* As I am now taking an everlasting farewell of the Greek empire, I shall briefly mention the great collection of Byzantine writers whose names and testimonies have been successively repeated in this work. The Greek presses of Aldus and the Italians were confined to the classics of a better age; and the first rude editions of Procopius, Agathias, Cedrenus, Zonaras, &c., were published by the learned diligence of the Germans. The whole Byzantine series (xxxvi volumes in folio) has gradually issued (A.D. 1648, &c.) from the royal press of the Louvre, with some collateral aid from Rome and Leipsic; but the Venetian edition (A.D. 1729), though cheaper and more copious, is not less inferior in correctness than in magnificence to that of Paris. The merits of the French editors are various; but the value of Anna Comnena, Cinnamus, Villehardouin, &c., is enhanced by the historical notes of Charles du Fresne du Cange. His supplemental works, the Greek Glossary, the Constantinopolis Chris#. the Familiae Byzantinae, diffuse a steady light over the darkness of the Lower
"The new edition of the Byzantines, projected by Niebuhr, and continued under the patronage of the Prussian government, is the most convenient in size, and contains some authors (Leo Diaconus, Johannes Lydus, Corippus, the new fragments of Dexippus, Eunapius, &c., discovered by Mai) which could not be comprised in the former collections;
but the names of such editors as Bekker, the Dindorfs, &c., raised hopes of something more than the mere republication of the text, and the notes of former editors. Little, I regret to say, has been added of annotation, and, in some cases, the old incorrect versions have been retained,—M.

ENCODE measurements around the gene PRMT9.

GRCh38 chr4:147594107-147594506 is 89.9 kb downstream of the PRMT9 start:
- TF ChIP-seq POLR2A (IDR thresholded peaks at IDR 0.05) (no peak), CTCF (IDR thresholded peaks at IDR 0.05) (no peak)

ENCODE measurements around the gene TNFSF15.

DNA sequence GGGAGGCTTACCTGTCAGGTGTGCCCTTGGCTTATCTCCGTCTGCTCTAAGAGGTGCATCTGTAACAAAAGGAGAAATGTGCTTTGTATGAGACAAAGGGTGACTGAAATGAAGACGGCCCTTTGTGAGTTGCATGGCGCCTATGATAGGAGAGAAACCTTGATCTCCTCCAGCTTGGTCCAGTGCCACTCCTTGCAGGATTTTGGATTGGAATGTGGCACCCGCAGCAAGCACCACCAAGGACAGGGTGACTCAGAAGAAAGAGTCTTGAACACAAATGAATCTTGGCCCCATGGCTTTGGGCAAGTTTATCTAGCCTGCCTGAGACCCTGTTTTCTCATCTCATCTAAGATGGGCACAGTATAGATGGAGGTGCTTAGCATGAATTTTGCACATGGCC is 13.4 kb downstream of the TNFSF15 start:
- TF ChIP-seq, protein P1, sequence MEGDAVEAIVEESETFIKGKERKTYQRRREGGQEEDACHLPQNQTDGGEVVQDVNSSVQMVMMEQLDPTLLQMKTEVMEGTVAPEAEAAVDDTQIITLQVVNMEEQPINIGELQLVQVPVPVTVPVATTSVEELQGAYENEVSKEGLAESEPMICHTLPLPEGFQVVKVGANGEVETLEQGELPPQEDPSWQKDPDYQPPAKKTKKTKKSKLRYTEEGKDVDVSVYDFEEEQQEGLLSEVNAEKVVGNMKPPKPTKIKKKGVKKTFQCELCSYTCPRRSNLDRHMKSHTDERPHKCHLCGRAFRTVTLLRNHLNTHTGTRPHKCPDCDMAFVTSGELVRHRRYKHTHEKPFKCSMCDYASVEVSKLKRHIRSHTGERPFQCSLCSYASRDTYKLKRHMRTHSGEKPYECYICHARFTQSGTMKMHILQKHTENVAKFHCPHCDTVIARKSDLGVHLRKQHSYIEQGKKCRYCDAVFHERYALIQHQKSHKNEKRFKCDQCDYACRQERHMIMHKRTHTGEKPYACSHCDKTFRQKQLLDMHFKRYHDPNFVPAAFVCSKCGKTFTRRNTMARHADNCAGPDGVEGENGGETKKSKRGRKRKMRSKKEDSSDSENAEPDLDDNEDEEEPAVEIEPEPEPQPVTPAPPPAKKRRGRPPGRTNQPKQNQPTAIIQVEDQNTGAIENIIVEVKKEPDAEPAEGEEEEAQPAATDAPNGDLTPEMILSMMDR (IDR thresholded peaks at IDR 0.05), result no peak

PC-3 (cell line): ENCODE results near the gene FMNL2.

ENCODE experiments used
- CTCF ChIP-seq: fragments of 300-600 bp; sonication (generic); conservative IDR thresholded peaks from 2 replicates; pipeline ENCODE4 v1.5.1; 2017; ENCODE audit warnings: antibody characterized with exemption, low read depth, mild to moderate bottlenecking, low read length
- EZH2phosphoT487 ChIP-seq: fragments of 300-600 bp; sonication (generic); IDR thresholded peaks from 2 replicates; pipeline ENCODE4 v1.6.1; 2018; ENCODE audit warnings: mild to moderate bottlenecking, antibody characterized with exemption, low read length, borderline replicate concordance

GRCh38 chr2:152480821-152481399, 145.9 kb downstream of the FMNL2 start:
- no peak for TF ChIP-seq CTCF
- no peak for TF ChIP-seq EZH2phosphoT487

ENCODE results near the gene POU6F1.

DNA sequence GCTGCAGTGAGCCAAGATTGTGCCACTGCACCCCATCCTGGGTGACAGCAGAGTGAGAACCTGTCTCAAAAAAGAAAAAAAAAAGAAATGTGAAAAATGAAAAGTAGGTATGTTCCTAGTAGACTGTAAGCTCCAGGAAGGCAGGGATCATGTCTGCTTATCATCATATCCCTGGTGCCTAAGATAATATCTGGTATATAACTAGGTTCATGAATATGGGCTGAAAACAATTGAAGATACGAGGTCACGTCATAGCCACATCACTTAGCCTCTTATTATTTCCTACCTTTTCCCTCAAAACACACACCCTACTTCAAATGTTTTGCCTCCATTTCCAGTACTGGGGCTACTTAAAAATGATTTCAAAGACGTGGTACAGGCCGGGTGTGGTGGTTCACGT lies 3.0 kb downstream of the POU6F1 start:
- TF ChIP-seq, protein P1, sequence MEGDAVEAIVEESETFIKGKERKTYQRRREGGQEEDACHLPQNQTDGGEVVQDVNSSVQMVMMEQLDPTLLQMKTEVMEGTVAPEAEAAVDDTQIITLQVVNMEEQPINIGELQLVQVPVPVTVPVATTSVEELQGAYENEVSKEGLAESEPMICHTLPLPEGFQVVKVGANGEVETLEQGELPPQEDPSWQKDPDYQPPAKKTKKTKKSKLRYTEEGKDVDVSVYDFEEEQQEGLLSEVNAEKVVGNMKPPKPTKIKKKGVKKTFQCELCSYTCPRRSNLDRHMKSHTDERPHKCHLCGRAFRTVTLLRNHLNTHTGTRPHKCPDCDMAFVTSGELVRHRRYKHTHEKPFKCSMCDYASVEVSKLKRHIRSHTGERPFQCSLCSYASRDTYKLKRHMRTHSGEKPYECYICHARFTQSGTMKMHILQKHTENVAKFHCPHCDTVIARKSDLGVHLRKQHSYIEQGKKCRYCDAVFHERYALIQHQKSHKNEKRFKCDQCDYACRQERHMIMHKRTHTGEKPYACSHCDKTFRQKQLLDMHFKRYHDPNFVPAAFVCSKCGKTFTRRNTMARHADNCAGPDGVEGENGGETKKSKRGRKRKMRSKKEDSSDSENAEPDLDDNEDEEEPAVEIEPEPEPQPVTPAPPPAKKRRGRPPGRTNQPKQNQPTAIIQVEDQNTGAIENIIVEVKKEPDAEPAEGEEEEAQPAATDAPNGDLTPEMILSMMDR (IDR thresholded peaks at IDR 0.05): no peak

STATE of Romo FROM THE Twelfth CENTURY. — TEMPORAL DOMINION of THE Popes. – SEDITIONs of THE CITY. — PoliticAL, HERESY OF ARNOLD of BREscIA. — RESTORATION of THE REPUB?.ic. — The SENATors. — PRILE of THE Rox(ANs. – THEIR WARs. – THEY ARE DEPRIVED of The ELECTION AND PRESENCE of THE Popes, who RETIRE To Avignon. — THE JUBILEF. — Nobile FAMILIES of RoME. — FEUD of out E Col.oxNA AND URSINI.
IN the first ages of the decline and fall of the Roman empire our eye s..... is invariably fixed on the royal city, which had given laws ons to the fairest portion of the globe. We contemplate her of Rome, - - - - now. fortunes, at first with admiration, at length with pity, always with attention; and when that attention is diverted from the Capitol to the provinces, they are considered as so many branches which have been successively severed from the Imperial trunk. The foundation of a second Rome, on the shores of the Bosphorus, has compelled the historian to follow the successors of Constantine; and our curiosity has been tempted to visit the most remote countries of Europe and Asia, to explore the causes and the authors of the long decay of the Byzantine monarchy. By the conquests of Justinian we have been recalled to the banks of the Tiber, to the deliverance of the ancient metropolis; but that deliverance was a change, or perhaps an aggravation, of servitude. Rome had been already stripped of her trophies, her gods, and her Caesars; nor was the Gothic dominion more inglorious and oppressive than the tyranny of the Greeks. In the eighth century of the Christian aera a religious quarrel, the worship of images, provoked the Romans to assert their independence: their bishop became the temporal, as well as the spiritual, father of a free people; and of the Western empire, which was restored by Charlemagne, the title and image still decorate the singular constitution of modern Germany. The name of Rome must yet command our involuntary respect: the climate (whatsoever may be its influence) was no longer the same: the
* The abbé Dubos, who, with less genius than his successor Montesquieu, has asserted and magnified the influence of climate, objects to himself the degeneracy of the Romans and Batavians. To the first of these examples he replies, 1. That the change is less real than apparent, and that the modern Romans prudently conceal in themselves the virtues of their ancestors. 2. That the air, the soil, and the climats